Thinking that a company’s only responsibility is to increase its profits is still relevant at the dawn of corporate awareness. Corporate transparency—making decision-making and operations as open as possible to all stakeholders and the general public—is a great opportunity to make the profit incentive publicly acceptable and improve a brand long-term.
Integrity is good for business. Is there any real transparency, however, if the reporting and other communications of a company are not transparent, too?
Proceeding to the level of corporate language that is used to communicate transparency, there must be a genuine effort by companies to suit their rhetoric to the widest possible audience. Linguistic opacity and jargon can be dangerous weapons when deliberately employed in government or business. Morally suspect information is often encrypted in difficult words or ambiguous phrases in order to hide it from outsiders. Just think of Orwell’s Newspeak.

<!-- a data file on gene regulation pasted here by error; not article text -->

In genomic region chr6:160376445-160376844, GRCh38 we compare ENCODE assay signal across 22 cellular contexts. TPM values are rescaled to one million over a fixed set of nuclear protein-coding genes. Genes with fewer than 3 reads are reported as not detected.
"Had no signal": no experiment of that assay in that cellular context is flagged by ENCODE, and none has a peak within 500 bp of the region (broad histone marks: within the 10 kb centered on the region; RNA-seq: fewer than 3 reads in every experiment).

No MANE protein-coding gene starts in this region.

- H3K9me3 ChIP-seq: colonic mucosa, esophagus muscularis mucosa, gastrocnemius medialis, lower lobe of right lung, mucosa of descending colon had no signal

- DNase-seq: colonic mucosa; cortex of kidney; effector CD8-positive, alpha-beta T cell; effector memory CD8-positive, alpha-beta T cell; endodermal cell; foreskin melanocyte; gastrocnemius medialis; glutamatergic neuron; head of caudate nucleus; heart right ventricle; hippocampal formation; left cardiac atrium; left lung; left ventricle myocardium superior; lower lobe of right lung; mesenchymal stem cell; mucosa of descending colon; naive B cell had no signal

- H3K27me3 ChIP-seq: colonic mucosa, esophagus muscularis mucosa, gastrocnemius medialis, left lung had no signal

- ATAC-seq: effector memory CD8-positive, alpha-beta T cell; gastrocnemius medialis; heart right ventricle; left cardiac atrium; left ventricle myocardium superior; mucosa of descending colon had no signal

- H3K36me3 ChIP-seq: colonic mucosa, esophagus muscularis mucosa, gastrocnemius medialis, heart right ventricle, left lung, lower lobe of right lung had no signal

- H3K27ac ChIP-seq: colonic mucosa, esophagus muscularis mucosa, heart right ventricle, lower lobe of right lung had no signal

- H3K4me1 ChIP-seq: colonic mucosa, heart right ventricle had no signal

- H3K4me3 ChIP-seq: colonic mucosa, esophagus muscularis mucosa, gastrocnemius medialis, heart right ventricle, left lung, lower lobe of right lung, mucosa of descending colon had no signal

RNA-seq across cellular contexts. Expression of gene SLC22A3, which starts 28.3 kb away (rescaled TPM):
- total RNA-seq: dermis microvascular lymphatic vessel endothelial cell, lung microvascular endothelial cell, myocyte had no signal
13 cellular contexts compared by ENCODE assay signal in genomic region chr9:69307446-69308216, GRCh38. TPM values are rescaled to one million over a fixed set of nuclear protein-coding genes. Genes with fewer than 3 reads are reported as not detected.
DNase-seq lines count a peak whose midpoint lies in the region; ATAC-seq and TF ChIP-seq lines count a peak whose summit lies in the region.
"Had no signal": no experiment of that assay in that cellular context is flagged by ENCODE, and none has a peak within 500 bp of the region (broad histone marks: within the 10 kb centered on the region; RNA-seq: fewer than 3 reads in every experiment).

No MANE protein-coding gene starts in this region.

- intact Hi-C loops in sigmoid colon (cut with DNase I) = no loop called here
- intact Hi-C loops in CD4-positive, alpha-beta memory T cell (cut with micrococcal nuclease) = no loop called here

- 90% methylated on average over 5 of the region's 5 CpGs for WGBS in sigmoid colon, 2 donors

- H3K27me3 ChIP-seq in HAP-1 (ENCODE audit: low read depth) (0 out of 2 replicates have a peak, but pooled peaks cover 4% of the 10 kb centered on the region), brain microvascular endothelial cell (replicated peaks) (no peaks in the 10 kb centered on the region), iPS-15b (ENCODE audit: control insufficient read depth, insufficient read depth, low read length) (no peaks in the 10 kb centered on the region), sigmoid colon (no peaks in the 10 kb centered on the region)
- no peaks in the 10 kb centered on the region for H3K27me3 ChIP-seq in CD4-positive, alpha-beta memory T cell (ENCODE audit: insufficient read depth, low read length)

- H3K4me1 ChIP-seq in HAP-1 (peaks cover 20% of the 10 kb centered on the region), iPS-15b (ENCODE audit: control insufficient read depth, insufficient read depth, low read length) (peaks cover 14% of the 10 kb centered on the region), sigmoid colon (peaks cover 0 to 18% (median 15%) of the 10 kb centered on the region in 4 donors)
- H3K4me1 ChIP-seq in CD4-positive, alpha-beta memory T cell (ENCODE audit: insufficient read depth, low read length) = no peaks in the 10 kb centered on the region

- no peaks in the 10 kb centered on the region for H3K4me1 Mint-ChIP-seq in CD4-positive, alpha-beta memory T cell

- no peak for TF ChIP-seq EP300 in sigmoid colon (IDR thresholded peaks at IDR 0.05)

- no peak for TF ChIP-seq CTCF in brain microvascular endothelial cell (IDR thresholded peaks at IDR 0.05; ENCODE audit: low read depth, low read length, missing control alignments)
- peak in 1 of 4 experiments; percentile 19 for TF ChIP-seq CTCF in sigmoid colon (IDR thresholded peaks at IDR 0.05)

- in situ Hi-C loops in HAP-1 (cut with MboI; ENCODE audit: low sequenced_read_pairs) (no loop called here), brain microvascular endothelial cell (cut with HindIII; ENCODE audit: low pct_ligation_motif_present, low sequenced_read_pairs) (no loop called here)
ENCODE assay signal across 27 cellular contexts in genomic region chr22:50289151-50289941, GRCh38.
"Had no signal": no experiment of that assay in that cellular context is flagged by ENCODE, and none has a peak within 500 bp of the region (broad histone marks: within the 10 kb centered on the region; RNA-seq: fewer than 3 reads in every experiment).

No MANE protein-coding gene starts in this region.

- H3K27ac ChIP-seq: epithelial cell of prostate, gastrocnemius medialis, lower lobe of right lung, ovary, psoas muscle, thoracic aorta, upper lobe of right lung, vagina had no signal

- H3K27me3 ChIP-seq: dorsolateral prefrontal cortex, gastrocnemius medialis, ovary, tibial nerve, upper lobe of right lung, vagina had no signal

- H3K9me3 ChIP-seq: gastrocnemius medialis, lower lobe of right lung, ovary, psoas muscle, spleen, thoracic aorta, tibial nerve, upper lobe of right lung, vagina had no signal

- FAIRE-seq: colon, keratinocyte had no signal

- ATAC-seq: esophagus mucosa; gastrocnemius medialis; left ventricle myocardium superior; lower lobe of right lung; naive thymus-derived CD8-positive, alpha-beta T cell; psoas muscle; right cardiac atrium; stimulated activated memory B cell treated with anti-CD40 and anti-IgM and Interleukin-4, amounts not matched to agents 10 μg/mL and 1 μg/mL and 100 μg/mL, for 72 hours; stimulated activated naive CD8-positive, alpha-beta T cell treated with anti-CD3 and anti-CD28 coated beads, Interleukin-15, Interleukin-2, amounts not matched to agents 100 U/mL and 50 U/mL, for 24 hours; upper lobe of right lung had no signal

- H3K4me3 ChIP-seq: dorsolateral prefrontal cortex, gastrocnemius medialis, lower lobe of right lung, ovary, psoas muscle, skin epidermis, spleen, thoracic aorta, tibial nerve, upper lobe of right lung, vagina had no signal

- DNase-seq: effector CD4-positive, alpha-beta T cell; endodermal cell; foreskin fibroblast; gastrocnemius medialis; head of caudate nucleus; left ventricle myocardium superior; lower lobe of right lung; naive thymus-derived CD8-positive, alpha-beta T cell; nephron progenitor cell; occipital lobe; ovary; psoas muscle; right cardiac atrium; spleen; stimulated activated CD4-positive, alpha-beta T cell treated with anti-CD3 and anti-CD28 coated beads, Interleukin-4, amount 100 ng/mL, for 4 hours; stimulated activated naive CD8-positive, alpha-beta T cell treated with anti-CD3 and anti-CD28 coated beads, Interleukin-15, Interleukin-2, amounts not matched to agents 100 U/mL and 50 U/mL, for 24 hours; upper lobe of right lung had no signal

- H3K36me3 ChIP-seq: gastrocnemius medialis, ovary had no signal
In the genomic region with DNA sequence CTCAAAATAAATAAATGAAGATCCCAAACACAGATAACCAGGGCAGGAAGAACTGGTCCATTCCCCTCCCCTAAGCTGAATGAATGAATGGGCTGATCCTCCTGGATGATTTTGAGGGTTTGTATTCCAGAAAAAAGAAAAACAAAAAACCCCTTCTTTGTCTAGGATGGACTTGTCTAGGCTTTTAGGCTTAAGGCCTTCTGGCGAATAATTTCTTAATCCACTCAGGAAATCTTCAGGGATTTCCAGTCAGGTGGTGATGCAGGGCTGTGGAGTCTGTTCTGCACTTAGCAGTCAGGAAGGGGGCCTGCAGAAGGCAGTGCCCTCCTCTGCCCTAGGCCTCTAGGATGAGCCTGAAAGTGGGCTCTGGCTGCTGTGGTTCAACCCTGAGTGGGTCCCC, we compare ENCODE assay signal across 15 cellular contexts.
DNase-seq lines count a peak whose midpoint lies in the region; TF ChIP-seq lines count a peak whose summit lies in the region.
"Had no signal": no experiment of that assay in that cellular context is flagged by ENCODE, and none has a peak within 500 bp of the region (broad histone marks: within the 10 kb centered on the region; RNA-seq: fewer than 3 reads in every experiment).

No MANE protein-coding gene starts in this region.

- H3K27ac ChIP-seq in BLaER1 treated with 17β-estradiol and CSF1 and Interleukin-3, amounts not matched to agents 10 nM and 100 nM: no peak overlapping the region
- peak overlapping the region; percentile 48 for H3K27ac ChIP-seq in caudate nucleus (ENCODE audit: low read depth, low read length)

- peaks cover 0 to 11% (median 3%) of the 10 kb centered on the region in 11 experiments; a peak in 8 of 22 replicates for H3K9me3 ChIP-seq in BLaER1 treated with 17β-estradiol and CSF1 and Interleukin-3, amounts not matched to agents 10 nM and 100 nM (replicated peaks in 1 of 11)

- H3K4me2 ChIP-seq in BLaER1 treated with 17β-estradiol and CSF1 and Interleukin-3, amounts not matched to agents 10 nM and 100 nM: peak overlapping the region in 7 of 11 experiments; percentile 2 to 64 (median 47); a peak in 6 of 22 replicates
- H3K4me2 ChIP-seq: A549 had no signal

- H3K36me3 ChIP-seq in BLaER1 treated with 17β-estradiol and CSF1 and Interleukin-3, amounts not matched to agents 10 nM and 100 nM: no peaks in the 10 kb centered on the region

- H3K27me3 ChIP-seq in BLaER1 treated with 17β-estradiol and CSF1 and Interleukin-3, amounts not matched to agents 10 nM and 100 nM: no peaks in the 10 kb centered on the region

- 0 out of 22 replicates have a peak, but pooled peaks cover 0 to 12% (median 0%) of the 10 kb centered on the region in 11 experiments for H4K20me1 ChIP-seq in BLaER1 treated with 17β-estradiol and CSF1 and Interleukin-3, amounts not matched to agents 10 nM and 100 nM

The Plain Language and Plain Writing movements are examples of advocating clearer language within the society. They consider plain language a civil right but face the difficulty of communicating complex and uncommon ideas in a popular way. Despite the challenges, it’s worth a nudge to all kinds of organizations to try make their messages readable and understandable to anyone. Isn’t the widest possible audience good for business in the long term?